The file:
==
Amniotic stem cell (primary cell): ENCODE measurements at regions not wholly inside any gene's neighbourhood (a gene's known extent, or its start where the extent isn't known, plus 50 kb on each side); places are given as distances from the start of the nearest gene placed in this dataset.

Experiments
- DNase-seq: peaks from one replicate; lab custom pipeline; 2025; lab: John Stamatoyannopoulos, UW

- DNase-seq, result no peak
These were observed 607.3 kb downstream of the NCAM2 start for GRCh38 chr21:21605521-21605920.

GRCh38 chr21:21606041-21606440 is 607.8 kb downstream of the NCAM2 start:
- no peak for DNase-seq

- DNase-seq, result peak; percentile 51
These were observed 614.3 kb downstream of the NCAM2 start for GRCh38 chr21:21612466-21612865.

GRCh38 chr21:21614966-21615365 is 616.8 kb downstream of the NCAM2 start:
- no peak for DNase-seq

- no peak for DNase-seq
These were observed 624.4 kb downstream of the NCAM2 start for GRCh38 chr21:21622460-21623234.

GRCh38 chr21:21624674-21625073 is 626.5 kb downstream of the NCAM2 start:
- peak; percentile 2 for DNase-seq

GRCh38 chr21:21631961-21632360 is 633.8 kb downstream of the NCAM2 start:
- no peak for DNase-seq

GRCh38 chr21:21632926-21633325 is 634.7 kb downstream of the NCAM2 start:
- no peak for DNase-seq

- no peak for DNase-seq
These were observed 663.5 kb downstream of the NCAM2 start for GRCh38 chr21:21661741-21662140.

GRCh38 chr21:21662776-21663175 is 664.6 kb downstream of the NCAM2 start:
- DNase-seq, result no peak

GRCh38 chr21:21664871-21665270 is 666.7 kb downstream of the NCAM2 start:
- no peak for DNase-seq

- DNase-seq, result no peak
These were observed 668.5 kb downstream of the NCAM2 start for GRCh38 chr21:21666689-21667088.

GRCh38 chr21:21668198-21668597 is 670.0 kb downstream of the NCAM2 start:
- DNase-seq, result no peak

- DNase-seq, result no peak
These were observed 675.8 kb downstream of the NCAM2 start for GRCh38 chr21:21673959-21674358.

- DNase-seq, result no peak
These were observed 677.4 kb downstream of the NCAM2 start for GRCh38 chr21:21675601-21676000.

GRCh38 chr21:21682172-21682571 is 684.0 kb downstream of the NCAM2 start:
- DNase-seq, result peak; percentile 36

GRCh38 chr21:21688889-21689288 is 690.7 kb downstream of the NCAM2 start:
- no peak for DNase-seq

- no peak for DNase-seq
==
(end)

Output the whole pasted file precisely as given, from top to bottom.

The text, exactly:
Amniotic stem cell (primary cell): ENCODE measurements at regions not wholly inside any gene's neighbourhood (a gene's known extent, or its start where the extent isn't known, plus 50 kb on each side); places are given as distances from the start of the nearest gene placed in this dataset.

Experiments
- DNase-seq: peaks from one replicate; lab custom pipeline; 2025; lab: John Stamatoyannopoulos, UW

- DNase-seq, result no peak
These were observed 607.3 kb downstream of the NCAM2 start for GRCh38 chr21:21605521-21605920.

GRCh38 chr21:21606041-21606440 is 607.8 kb downstream of the NCAM2 start:
- no peak for DNase-seq

- DNase-seq, result peak; percentile 51
These were observed 614.3 kb downstream of the NCAM2 start for GRCh38 chr21:21612466-21612865.

GRCh38 chr21:21614966-21615365 is 616.8 kb downstream of the NCAM2 start:
- no peak for DNase-seq

- no peak for DNase-seq
These were observed 624.4 kb downstream of the NCAM2 start for GRCh38 chr21:21622460-21623234.

GRCh38 chr21:21624674-21625073 is 626.5 kb downstream of the NCAM2 start:
- peak; percentile 2 for DNase-seq

GRCh38 chr21:21631961-21632360 is 633.8 kb downstream of the NCAM2 start:
- no peak for DNase-seq

GRCh38 chr21:21632926-21633325 is 634.7 kb downstream of the NCAM2 start:
- no peak for DNase-seq

- no peak for DNase-seq
These were observed 663.5 kb downstream of the NCAM2 start for GRCh38 chr21:21661741-21662140.

GRCh38 chr21:21662776-21663175 is 664.6 kb downstream of the NCAM2 start:
- DNase-seq, result no peak

GRCh38 chr21:21664871-21665270 is 666.7 kb downstream of the NCAM2 start:
- no peak for DNase-seq

- DNase-seq, result no peak
These were observed 668.5 kb downstream of the NCAM2 start for GRCh38 chr21:21666689-21667088.

GRCh38 chr21:21668198-21668597 is 670.0 kb downstream of the NCAM2 start:
- DNase-seq, result no peak

- DNase-seq, result no peak
These were observed 675.8 kb downstream of the NCAM2 start for GRCh38 chr21:21673959-21674358.

- DNase-seq, result no peak
These were observed 677.4 kb downstream of the NCAM2 start for GRCh38 chr21:21675601-21676000.

GRCh38 chr21:21682172-21682571 is 684.0 kb downstream of the NCAM2 start:
- DNase-seq, result peak; percentile 36

GRCh38 chr21:21688889-21689288 is 690.7 kb downstream of the NCAM2 start:
- no peak for DNase-seq

- no peak for DNase-seq